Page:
Adam Keelan walks the Snowdon Horseshoe
If you are planning on going up Snowdon this summer, my advice is to take a pair of ear muffs. They are not to keep the cold out when you are on the summit, but to help mute the cacophony of mobile phones, mechanised transport and masses of people. It sounds like tourist hell here. Yet once you reach the highest peak in England and Wales, if you are lucky you are amply compensated with some of the most stunning scenery Britain has to offer. Beyond Snowdonia itself, on a perfect day you will be able to see the Wicklow mountains in Ireland to the west, and the Isle of Man and the Lake District to the north. If you are less fortunate, rain or mist will stop you seeing much beyond the dismal "hotel" just below the summit, which boasts neither accommodation nor charm.

The routes to the Snowdon summit range from the sedentary to the potentially suicidal. The mountain railway, reviled or loved in possibly equal measure, runs during the summer and will deliver you painlessly 3000ft above its lowest starting point at Llanberis. Needless to say, the tiny steam trains are a bit puffed out by their own efforts clambering up a precarious rack and pinion system, so before returning they pause for breath at the summit station, wheezing along with their human counterparts who make the ascent on foot.

Walking up Snowdon is far more satisfying than taking the train, and provides you with a degree of sanctimony that fully justifies a prolific amount of food and beer in the evening. There are plenty of routes to choose from. The least imaginative path runs in parallel with the railway track from Llanberis, and although it is the safest, the one danger during the summer is terminal boredom if you decide to trudge up it. The reward, exercise apart, comes in the views when you approach the summit - in getting there, though, you won't have much of a feeling of being on some of the best mountain ridges in Britain.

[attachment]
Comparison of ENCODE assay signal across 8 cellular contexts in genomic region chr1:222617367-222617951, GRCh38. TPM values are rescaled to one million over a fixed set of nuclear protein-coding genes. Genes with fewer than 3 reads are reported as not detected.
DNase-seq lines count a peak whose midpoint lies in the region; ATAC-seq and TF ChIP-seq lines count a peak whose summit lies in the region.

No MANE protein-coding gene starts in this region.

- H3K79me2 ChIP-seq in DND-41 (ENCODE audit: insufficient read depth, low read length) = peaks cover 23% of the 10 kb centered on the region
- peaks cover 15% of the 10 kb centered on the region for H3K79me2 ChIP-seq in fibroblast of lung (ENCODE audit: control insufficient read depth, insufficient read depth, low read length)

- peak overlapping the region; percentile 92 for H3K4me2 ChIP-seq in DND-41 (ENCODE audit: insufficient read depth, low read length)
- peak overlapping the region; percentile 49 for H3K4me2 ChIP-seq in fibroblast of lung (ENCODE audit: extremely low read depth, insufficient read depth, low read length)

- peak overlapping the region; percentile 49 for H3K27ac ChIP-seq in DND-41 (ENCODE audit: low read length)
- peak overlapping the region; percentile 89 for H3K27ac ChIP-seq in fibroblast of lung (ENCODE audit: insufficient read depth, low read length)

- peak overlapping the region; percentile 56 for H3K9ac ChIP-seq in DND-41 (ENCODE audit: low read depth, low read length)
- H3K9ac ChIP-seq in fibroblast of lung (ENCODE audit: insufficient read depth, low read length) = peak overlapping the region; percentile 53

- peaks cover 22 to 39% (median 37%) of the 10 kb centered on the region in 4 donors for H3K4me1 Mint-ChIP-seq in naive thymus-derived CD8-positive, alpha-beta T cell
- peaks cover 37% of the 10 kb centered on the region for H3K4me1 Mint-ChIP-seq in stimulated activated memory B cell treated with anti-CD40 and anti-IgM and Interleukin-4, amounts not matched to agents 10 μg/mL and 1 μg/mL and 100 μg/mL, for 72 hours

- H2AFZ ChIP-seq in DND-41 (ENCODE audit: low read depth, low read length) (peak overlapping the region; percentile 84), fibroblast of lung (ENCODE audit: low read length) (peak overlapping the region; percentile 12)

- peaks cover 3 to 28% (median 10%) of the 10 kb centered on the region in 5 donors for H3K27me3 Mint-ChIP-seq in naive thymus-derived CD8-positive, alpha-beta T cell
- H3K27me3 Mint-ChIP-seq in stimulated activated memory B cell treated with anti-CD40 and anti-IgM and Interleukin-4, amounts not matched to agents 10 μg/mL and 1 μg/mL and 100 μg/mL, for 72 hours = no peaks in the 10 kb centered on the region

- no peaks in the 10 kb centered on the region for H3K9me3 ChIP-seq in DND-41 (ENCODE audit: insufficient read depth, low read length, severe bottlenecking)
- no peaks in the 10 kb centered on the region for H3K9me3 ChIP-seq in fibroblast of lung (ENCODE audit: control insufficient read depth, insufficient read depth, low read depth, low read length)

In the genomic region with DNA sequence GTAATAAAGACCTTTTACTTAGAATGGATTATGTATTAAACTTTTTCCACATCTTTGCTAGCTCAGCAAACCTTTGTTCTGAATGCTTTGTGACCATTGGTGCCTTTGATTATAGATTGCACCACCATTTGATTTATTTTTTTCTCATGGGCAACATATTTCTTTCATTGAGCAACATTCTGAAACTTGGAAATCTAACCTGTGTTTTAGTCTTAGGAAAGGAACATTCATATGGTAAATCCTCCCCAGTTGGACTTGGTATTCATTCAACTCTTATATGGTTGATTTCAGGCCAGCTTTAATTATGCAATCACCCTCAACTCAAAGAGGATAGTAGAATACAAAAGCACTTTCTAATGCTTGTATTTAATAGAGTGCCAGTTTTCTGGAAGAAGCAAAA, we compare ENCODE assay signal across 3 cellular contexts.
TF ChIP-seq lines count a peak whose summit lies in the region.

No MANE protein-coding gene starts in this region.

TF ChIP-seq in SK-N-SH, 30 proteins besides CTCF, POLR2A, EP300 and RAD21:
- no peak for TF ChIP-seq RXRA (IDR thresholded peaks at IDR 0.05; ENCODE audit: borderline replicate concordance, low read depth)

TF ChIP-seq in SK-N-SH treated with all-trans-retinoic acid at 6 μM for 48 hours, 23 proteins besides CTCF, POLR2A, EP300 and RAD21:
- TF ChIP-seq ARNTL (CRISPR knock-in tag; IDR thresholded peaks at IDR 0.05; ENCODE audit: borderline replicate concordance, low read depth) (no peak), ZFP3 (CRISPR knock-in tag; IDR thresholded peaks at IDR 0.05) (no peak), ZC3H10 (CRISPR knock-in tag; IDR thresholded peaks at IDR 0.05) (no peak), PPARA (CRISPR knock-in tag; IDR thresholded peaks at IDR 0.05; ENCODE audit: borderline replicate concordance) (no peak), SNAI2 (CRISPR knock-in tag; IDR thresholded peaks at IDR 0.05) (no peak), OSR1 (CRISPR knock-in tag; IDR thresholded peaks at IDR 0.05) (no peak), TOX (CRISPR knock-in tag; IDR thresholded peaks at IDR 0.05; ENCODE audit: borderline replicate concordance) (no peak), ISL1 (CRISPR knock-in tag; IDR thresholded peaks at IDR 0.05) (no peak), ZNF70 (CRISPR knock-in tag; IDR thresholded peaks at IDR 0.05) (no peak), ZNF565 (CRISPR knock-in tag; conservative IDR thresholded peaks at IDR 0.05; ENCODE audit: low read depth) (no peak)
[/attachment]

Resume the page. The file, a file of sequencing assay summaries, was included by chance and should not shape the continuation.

A far more thrilling walk is the Snowdon Horseshoe, which takes in seven summits of Snowdonia and gives you a constantly changing perspective of its classic, glaciated landscape. If you are squeamish or a complete novice this route is not to be taken on lightly - with eight hours' solid walking ahead of you, be prepared for sore feet and calloused hands. See it as a challenge, but a perfectly manageable one for anyone who is reasonably fit and doesn't suffer from vertigo.

The horseshoe takes you on an airy, anti-clockwise circuit high above the two dominant lakes, or tarns, of Glaslyn and Llydaw, and it starts officially at the Pen Y Pass car park at the south-east end of Llanberis Pass.

An early gentle ascent up the quaintly named Pig Track and then a rapid gain in height, is followed by a pitch to the right. This soon needs the first bit of scrambling with your hands to get you to the most challenging section of the walk lying above - Crib Goch. (It is at this stage you should jettison anyone who finds the going a bit tougher than they bargained for. They can still reach the Snowdon summit, without losing face, by carrying on along the main path.)